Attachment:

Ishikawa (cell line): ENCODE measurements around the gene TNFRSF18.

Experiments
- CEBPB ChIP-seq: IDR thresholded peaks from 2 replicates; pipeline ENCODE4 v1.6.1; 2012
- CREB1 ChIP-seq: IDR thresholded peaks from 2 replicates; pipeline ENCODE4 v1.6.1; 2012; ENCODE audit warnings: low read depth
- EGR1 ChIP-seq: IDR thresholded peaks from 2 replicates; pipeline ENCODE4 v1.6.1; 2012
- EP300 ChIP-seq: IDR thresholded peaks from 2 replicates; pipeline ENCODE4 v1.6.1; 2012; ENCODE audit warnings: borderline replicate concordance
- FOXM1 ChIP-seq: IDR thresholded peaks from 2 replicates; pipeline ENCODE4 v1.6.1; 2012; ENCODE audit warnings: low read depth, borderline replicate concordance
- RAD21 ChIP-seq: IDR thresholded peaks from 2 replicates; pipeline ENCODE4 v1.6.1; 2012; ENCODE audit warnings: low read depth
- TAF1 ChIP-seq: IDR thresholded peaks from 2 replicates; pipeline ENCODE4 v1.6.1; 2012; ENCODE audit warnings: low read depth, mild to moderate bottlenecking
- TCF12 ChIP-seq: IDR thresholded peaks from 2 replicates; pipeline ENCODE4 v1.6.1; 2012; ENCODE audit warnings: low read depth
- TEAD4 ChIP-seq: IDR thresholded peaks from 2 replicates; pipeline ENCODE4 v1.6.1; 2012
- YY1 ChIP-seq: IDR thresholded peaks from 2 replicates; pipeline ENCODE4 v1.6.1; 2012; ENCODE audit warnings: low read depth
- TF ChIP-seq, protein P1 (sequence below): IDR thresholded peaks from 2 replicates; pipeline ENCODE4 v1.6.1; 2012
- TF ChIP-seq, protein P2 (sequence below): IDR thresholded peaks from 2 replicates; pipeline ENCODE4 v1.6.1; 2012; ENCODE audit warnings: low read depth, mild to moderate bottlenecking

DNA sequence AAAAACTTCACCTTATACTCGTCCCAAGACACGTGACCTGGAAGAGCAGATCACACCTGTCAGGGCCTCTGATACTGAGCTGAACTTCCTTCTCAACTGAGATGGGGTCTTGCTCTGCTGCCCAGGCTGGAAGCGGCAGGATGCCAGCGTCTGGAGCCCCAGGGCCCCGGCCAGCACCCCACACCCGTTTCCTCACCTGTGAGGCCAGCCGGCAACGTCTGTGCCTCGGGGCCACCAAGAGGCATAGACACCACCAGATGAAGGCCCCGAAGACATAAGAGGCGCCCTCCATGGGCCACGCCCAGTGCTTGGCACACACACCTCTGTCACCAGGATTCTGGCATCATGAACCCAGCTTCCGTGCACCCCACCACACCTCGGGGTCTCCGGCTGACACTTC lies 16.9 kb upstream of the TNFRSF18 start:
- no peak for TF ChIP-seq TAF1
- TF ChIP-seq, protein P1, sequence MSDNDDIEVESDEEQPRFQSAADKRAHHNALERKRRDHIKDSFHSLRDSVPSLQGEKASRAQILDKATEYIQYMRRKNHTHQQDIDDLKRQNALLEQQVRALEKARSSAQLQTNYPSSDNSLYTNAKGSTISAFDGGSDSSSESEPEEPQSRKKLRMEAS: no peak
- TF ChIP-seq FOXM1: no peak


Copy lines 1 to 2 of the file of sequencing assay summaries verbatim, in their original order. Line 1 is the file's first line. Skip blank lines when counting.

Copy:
Ishikawa (cell line): ENCODE measurements around the gene TNFRSF18.

Experiments